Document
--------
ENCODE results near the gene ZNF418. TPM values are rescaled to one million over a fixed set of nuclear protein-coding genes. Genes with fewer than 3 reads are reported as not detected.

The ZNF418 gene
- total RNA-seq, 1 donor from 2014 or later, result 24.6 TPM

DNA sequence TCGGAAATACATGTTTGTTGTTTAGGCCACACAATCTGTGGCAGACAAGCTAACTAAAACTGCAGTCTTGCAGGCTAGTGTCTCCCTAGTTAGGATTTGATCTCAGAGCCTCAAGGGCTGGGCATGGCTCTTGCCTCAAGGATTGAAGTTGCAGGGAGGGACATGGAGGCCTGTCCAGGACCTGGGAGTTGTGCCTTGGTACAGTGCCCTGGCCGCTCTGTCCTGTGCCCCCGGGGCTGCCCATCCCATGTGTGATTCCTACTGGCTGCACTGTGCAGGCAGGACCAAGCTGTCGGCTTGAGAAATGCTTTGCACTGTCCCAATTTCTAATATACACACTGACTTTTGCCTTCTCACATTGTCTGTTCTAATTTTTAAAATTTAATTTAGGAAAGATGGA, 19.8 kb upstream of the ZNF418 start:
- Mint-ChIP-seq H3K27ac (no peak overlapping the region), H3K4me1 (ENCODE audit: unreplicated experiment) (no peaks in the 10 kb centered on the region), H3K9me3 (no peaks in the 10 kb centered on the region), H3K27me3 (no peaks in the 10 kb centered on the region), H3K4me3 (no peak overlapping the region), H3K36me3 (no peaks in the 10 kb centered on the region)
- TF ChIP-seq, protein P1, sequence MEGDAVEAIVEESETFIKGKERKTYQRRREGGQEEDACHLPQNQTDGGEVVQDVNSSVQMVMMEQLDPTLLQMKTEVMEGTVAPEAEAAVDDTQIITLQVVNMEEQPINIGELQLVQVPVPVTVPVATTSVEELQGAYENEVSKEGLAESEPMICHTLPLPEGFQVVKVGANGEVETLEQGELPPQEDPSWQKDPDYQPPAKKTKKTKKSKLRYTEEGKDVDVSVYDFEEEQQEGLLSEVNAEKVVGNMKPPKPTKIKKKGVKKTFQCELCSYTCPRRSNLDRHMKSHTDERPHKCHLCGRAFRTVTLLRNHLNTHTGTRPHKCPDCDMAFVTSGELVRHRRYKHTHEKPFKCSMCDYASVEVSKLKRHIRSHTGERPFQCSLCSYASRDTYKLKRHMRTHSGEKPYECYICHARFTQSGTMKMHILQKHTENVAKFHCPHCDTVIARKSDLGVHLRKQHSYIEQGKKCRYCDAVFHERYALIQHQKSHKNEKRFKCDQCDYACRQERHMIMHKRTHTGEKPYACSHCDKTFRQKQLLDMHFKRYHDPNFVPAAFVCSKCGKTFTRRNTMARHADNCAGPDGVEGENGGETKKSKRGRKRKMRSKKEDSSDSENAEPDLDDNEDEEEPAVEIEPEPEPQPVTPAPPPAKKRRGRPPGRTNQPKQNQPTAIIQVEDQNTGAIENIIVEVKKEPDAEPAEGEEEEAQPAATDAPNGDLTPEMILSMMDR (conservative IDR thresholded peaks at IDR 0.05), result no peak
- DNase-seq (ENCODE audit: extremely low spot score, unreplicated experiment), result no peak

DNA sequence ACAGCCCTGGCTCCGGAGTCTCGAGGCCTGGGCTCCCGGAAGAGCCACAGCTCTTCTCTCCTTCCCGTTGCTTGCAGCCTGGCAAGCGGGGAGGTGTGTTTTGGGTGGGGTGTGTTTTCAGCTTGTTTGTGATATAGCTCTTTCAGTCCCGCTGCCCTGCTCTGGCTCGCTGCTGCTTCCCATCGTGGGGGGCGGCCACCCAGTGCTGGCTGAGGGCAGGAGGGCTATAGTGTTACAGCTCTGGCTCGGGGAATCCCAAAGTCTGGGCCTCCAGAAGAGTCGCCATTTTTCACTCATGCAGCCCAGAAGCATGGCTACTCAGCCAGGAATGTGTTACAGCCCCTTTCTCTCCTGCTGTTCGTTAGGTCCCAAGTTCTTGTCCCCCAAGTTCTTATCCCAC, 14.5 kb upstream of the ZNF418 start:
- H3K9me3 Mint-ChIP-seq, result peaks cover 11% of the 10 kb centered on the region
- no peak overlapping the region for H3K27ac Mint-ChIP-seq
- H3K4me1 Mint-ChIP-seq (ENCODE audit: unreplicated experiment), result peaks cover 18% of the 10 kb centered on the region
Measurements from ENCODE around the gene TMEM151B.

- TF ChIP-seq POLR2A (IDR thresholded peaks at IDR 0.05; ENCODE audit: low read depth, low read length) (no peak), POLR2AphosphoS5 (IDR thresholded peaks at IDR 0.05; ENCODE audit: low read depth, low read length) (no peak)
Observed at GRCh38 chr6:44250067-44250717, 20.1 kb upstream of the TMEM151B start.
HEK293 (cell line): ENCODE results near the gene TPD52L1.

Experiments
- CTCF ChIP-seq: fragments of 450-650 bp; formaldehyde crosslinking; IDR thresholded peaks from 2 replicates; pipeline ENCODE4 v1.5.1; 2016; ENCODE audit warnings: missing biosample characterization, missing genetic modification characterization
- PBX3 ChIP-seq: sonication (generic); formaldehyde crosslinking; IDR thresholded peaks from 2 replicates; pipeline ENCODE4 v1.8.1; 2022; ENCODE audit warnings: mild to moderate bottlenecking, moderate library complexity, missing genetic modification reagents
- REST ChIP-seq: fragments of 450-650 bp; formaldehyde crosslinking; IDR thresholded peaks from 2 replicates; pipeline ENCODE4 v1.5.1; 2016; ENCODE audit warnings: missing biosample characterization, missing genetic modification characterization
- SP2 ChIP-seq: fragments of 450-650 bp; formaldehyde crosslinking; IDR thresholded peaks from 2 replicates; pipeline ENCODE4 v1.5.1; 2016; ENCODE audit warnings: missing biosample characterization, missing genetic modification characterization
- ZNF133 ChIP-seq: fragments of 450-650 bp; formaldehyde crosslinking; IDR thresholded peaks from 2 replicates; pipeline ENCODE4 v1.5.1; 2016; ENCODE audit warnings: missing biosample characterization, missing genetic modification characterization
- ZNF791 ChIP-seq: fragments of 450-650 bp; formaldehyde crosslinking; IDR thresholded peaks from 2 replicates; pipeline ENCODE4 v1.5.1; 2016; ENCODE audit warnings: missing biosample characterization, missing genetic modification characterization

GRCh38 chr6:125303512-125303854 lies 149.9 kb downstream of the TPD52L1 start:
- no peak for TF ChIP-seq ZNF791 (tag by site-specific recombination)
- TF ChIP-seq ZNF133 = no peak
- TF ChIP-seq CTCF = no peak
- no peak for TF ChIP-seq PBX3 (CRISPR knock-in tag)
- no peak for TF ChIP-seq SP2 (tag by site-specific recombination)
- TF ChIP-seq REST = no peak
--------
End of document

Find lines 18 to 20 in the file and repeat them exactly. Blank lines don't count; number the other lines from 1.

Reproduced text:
- PBX3 ChIP-seq: sonication (generic); formaldehyde crosslinking; IDR thresholded peaks from 2 replicates; pipeline ENCODE4 v1.8.1; 2022; ENCODE audit warnings: mild to moderate bottlenecking, moderate library complexity, missing genetic modification reagents
- REST ChIP-seq: fragments of 450-650 bp; formaldehyde crosslinking; IDR thresholded peaks from 2 replicates; pipeline ENCODE4 v1.5.1; 2016; ENCODE audit warnings: missing biosample characterization, missing genetic modification characterization
- SP2 ChIP-seq: fragments of 450-650 bp; formaldehyde crosslinking; IDR thresholded peaks from 2 replicates; pipeline ENCODE4 v1.5.1; 2016; ENCODE audit warnings: missing biosample characterization, missing genetic modification characterization